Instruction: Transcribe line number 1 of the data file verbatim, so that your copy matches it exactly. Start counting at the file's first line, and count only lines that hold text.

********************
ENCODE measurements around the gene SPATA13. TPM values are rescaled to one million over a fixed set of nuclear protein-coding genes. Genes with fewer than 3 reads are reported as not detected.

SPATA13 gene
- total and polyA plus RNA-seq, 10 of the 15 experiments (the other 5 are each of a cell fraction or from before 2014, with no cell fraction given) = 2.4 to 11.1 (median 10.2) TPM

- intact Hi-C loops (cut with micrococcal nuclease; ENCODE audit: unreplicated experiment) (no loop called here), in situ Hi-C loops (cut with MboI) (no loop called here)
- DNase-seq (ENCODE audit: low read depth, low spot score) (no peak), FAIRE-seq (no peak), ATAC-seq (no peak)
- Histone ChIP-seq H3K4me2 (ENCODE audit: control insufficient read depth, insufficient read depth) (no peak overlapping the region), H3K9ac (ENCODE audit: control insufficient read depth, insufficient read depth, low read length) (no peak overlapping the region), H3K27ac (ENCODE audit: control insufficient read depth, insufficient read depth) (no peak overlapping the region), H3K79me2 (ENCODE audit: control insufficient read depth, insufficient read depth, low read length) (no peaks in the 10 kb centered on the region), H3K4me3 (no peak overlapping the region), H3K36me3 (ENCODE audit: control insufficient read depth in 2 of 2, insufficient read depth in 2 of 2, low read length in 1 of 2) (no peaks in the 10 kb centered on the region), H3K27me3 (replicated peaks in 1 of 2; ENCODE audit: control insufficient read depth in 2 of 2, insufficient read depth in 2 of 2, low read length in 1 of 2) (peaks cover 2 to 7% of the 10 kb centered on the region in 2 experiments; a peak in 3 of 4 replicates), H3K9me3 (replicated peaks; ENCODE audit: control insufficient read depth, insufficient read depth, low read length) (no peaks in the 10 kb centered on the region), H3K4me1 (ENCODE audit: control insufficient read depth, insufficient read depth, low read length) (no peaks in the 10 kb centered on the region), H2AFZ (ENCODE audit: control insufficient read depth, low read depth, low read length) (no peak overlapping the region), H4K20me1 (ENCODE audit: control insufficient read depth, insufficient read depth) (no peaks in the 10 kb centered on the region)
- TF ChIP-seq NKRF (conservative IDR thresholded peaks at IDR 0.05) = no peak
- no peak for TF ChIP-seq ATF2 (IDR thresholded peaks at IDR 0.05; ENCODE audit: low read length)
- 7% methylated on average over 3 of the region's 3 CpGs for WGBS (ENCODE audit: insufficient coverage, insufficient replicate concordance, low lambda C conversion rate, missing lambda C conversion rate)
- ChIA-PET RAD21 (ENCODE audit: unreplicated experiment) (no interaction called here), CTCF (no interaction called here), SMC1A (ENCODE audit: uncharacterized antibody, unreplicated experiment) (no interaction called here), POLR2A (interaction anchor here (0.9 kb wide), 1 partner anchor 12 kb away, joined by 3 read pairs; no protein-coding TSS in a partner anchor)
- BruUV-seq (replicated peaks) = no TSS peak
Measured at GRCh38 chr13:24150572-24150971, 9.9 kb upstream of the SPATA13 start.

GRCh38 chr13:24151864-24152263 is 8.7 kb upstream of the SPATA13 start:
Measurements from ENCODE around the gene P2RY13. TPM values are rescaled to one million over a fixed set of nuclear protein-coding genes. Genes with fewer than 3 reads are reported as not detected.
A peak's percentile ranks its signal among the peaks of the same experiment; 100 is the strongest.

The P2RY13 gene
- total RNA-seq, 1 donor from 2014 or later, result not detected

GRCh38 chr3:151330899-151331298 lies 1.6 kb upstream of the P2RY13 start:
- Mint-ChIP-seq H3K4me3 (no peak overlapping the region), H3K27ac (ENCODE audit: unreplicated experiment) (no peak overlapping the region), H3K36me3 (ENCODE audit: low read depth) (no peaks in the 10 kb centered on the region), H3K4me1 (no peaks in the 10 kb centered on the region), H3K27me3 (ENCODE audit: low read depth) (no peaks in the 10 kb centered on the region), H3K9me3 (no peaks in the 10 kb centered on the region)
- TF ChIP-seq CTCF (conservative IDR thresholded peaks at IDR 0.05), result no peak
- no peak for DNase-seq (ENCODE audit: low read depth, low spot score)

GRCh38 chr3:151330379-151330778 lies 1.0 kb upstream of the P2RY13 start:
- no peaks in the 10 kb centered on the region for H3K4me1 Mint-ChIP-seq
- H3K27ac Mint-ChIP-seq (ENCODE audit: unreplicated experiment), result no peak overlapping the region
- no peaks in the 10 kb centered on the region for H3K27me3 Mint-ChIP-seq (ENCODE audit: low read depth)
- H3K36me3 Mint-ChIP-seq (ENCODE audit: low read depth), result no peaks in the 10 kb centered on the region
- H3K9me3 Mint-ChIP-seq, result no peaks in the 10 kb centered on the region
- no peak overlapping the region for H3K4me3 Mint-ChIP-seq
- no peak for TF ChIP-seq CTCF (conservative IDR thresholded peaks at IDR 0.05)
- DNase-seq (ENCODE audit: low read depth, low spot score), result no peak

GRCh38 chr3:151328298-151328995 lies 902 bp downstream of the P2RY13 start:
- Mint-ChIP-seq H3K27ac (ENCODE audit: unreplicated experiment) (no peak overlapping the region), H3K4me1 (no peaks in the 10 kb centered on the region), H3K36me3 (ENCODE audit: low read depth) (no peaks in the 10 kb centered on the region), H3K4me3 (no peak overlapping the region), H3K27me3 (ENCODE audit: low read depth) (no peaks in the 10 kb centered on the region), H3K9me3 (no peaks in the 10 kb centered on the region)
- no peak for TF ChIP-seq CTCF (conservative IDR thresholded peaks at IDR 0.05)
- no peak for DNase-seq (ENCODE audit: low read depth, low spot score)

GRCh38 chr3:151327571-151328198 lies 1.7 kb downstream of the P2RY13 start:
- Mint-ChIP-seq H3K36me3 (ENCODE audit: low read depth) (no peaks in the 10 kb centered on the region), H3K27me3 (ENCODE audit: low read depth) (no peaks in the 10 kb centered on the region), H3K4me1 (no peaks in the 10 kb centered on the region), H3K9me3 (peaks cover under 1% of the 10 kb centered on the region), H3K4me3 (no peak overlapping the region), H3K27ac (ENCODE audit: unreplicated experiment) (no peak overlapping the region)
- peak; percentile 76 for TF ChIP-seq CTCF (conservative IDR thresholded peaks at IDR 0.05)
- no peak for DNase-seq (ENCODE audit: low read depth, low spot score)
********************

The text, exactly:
ENCODE measurements around the gene SPATA13. TPM values are rescaled to one million over a fixed set of nuclear protein-coding genes. Genes with fewer than 3 reads are reported as not detected.